Current Government Policies and Programs to Eliminate the Worst Forms of Child Labor

In October 2003, the Transitional Government launched a Permanent Committee for the Execution of Demobilization and Reintegration of Child Soldiers to assist children in both government and rebel forces.[750] As of the end of 2003, no child soldiers had been formally demobilized under the program, but the Committee had begun working to create a list of child soldiers and identify the NGOs and other organizations that could provide assistance in the demobilization and reintegration process.[751] In the first few months of 2004, the government reported to have demobilized some 300 child soldiers.[752]

In March 2004, the World Bank approved a USD 33 million grant for the Burundi Emergency Demobilization, Reinsertion and Reintegration Program (DRRP). UNICEF has begun implementing a special project under the DRRP that aims to demobilize and reintegrate some 3,500 child soldiers.[753] The government is also participating in a worldwide ILO-IPEC project, funded by USDOL, to demobilize and rehabilitate children involved in armed conflict. This project aims to reintegrate 1,440 child soldiers in Burundi, and prevent the recruitment of an additional 1,000 children at risk. The ILO will work in cooperation with UNICEF.[754]


[730] Child laborers are defined as children who have performed paid or unpaid work for someone who is not a member of their household, or children who work over four hours per day in housekeeping chores in their own household. See Enquete Nationale d'Evaluation des Conditions de vie de l'Enfant et de la Femme au Burundi (ENECEF-Burundi 2000), Institut de Statistiques et d'Etudes Economiques du Burundi, March, 2001, 39; available from http://www.childinfo.org/MICS2/newreports/burundi/burundi1.pdf.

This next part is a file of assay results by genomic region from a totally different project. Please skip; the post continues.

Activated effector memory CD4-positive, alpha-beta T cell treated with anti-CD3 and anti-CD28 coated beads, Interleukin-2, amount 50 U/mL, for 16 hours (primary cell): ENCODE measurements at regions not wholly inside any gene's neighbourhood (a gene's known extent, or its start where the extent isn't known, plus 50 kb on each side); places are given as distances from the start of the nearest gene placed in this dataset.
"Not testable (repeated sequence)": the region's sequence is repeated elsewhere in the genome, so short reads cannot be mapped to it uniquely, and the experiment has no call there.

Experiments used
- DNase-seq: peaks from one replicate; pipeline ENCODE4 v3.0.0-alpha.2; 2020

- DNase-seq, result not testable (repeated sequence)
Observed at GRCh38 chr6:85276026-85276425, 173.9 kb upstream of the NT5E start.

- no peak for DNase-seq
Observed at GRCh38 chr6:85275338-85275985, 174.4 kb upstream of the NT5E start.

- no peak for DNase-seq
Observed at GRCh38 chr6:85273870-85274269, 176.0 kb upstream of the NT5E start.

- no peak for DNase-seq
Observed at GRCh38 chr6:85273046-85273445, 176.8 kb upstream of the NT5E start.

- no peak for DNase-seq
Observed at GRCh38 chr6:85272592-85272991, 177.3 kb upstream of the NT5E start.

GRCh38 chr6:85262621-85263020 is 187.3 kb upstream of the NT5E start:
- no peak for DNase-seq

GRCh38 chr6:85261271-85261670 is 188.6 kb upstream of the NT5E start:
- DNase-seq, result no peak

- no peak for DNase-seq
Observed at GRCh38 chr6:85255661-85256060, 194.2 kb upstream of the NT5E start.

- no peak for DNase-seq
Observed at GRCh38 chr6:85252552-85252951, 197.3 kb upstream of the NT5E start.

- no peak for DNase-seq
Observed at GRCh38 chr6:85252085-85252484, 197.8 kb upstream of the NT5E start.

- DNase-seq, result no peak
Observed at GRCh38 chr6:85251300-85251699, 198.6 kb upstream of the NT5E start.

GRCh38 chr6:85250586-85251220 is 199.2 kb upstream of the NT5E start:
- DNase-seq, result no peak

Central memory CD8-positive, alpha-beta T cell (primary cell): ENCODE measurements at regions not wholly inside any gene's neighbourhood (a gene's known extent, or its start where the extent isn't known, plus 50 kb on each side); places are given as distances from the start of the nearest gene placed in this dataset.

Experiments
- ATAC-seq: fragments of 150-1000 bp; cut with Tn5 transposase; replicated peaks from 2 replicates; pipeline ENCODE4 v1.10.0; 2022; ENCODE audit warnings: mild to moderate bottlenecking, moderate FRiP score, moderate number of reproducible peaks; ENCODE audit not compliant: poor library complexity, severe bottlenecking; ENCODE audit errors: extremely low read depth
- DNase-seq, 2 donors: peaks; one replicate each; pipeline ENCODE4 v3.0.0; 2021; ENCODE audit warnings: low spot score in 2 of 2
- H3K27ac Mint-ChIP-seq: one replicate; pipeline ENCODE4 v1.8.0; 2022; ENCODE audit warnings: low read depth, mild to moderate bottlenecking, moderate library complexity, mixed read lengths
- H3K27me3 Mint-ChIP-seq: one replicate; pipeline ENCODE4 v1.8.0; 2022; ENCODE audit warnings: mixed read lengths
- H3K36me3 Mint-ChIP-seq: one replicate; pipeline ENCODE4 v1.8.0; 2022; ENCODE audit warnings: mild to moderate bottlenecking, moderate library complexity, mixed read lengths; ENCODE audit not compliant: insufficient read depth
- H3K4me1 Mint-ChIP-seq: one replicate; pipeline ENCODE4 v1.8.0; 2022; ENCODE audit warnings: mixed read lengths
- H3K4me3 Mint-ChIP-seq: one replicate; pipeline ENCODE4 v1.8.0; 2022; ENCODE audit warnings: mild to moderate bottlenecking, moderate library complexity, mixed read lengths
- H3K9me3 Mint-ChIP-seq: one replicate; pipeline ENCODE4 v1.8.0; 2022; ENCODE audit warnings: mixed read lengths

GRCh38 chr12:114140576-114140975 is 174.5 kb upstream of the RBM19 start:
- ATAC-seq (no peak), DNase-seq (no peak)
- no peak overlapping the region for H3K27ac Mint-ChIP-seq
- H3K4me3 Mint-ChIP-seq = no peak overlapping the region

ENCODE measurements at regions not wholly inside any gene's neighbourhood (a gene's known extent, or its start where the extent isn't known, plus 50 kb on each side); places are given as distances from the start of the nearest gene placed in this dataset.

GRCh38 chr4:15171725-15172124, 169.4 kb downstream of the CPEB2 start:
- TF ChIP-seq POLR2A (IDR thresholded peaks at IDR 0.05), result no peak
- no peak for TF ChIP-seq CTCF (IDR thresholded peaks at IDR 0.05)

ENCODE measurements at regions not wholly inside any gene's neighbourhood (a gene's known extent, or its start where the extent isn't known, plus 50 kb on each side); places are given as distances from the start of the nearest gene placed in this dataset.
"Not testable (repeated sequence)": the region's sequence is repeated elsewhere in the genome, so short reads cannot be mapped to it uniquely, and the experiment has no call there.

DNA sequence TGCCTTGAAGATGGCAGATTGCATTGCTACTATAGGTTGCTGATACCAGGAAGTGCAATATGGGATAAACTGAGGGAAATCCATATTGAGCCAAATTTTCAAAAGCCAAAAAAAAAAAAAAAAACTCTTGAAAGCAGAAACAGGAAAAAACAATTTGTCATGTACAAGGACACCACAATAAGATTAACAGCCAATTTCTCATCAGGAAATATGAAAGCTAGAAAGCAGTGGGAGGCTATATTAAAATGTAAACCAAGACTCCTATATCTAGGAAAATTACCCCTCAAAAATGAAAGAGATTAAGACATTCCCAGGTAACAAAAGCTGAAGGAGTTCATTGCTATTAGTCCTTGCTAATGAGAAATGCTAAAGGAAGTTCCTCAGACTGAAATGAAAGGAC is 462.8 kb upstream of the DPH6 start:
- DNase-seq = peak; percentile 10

[731] U.S. Department of State, Country Reports on Human Rights Practices – 2003: Burundi, Washington, D.C., February 25, 2004, Section 6d; available from http://www.state.gov/g/drl/rls/hrrpt/2003/27715.htm. See also International Confederation of Free Trade Unions, Report for the WTO General Council Review of Trade Policies of Burundi, Geneva, April 2-4 2003; available from http://www.icftu.org/displaydocument.asp?Index=991217394&Language=EN.

[732] U.S. Department of State, Country Reports on Human Rights Practices – 2003: Burundi, Sections 5 and 6c. Amnesty International, Burundi: Child soldiers – the Challenge of Demobilisation, March 2004; available from http://web.amnesty.org/library/print/ENGAFR160112004. The Coalition to Stop the Use of Child Soldiers, "Child Soldiers Global Report 2004: Burundi," (November 17, 2004 2004); available from http://www.child-soldiers.org/document_get.php?id=761.

[733] U.S. Department of State, Country Reports on Human Rights Practices – 2003: Burundi. See also Soldiers, "Child Soldiers Global Report 2004: Burundi."

[734] Amnesty International, The Challenge of Demobilisation.

[735] UNICEF estimates that between 6,000 and 7,000 children under the age of 18 must be demobilized Ibid.

[736] U.S. Department of State, Country Reports on Human Rights Practices – 2003: Burundi, Section 6f. See also Ecpat International, Trafficking, online database, 2003; available from http://www.ecpat.net.

[737] U.S. Department of State, Country Reports on Human Rights Practices – 2003: Burundi, Section 5.

[738] World Bank, World Development Indicators 2004 [CD-ROM], Washington, D.C., 2004.

[739] Enquete Nationale d'Evaluation des Conditions de vie de l'Enfant et de la Femme au Burundi (ENECEF-Burundi 2000), 20.